Having been told 3D printed goods are the future for a while now, it was only a matter of time before someone employed the technology for nefarious means. Responding to the question, “You can make ANYTHING?” with all the gusto of Sid from Toy Story (1995) was one Yoshitomo Imura, a Japanese man who 3D printed working pistols. YouTubing his exploits in a country with some of the strictest gun laws in the world (come on), he was subsequently arrested for two years.
LEARNING TO CODE WITH OCULUS RIFT
As the dust settles on debates around the role of online activism as a catalyst for the Arab Spring, governments have had to wise up to the role of social media tools in enhancing protest movements. Stopping security forces from hacking and blocking citizens requires phone apps where protestors can communicate freely without fear of being watched. Some of the open-source developed apps stepping up include Obscuracam: a camera app, for Android phones, that allows users to share images and video without it being tracked back to them through data embedded in the file. It also automatically detects faces and gives you the option to obscure them. More recently, protesters in Hong Kong downloaded FireChat in their hundreds of thousands during the pro-Democracy demonstrations. Based out of San Fran, it’s a Bluetooth-capable messaging app that allows users to communicate even if the authorities shut the internet down.
“OK Glass, tell me how to build my own.” The answer looks something like the DIY Wearable Pi: a 3D printed design that puts a Raspberry Pi next to your eyes. The Glass-like result displays any kind of device you connect to it and even clips straight onto your prescription glasses. All this, for a mere $100, as opposed to the cool $1500 those ‘glassholes’ over at Google would have you fork out.
RICK ROLLING WEAPONRY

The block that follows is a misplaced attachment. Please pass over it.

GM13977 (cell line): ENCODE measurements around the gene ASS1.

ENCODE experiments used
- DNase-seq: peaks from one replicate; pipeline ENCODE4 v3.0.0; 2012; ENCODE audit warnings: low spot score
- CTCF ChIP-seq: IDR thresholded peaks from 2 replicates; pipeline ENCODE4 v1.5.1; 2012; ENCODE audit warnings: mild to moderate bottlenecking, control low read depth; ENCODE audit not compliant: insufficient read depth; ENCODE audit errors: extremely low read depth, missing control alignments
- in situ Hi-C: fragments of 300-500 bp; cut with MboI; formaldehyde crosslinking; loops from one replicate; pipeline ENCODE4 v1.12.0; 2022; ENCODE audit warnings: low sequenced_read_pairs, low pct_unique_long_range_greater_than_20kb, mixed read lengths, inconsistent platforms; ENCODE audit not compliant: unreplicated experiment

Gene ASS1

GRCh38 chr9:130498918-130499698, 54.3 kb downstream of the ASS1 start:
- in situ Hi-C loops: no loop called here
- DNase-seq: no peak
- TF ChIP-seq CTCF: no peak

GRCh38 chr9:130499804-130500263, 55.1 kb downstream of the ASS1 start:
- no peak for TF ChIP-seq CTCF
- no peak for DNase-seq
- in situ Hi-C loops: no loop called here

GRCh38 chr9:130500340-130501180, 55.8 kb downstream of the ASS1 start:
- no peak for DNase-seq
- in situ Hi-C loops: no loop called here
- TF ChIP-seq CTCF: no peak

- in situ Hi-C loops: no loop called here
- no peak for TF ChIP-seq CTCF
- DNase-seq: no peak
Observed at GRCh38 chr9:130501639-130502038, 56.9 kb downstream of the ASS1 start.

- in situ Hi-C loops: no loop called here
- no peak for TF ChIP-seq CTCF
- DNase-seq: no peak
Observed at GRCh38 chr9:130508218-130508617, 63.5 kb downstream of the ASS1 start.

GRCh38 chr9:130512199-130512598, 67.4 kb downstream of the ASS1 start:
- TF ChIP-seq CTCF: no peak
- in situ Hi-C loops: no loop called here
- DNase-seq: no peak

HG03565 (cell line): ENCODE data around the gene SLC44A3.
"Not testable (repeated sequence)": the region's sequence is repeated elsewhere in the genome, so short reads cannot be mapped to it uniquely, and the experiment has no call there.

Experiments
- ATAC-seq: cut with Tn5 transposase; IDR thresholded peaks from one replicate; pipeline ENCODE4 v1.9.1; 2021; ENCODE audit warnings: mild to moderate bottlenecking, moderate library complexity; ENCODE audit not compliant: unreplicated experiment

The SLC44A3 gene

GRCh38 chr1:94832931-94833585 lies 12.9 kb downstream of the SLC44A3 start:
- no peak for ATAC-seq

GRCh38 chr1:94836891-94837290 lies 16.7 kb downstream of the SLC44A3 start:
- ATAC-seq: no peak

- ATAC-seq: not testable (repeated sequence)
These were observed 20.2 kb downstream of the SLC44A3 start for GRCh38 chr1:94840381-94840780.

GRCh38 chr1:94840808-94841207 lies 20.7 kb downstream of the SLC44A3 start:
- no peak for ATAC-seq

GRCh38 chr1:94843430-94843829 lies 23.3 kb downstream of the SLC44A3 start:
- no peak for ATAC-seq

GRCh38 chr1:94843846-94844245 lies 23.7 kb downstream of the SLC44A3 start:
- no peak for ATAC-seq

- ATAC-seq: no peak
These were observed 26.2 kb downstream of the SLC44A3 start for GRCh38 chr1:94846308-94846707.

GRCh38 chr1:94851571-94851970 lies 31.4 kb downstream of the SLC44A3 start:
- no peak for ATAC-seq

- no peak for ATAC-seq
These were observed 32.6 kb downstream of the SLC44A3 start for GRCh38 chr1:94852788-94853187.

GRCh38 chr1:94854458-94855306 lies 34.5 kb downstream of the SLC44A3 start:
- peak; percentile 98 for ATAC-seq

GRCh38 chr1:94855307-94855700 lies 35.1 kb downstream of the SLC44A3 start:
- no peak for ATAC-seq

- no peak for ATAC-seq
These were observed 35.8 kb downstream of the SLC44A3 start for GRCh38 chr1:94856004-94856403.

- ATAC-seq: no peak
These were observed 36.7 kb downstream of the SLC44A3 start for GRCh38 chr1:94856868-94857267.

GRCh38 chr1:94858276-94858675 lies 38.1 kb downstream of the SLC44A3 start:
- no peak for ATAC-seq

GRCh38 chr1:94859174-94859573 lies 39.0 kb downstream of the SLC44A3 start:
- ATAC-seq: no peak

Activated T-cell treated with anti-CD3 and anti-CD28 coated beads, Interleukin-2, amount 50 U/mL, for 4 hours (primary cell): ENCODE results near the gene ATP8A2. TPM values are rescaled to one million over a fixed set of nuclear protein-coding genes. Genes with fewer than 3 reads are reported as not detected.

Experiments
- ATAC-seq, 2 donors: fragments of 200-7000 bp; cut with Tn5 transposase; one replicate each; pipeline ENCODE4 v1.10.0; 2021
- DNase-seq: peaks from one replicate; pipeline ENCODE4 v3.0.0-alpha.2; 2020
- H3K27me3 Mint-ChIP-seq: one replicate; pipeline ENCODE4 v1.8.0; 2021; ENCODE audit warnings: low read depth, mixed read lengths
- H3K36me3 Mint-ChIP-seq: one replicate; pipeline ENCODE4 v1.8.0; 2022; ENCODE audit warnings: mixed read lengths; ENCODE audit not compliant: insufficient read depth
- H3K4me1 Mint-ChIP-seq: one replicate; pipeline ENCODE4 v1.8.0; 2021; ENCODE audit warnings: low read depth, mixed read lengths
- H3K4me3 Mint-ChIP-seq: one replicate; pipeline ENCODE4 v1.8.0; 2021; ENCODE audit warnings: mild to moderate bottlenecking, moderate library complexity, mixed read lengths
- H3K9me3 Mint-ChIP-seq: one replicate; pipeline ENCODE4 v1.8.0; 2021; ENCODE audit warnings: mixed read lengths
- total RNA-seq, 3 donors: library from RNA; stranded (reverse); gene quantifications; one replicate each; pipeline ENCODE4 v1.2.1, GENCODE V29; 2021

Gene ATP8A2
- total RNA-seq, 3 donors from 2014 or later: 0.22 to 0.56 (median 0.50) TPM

When does a meme become art? Is it when the letters of its title are made to correspond to the nucleotide bases of a composite DNA sequence and are subsequently integrated into a working weapon? Perhaps. Artist Matthew Gardiner’s offshoot of the internet’s most enduring memetic beast was inspired by the way in which UK Police are deploying DNA sequences in their pistols to target suspicious individuals – a very different kind of bait and switch.
Always wanted to shop the dark web, except that you’re slightly terrified and don’t know where to start? A kind of Ocado for evil geniuses, the Random Darknet Shopper is a “live Mail Art piece” from art collective Bitnik. An automated online shopping bot with a deep web retail habit, it’s given $100 in Bitcoins each week to randomly spend on a single item. Purchases so far have included some Chinese Nike Air Yeezy 2s, a The Lord of The Rings e-book trilogy, and 10 ecstasy pills from Germany.
Retro-computing meets OK Computer, artist James Houston taught old printers new tricks with “Big Ideas: Don’t Get Any.” Using the combined sounds of a Sinclair ZX Spectrum, an Epson LX-81 Dt Matrix printer, a HP Scanjet 3c and a Hard Drive array, the resulting video is an oddly haunting remix of Radiohead’s “Nude.” The clip wowed the web – including its inspiration, Thom Yorke – when Houston shared the video in 2008. As he told Creative Review at the time, “I grouped together a collection of old redundant hardware, and placed the equipment in a situation where they’re trying to do something they’re not exactly designed to do, and not quite getting there.”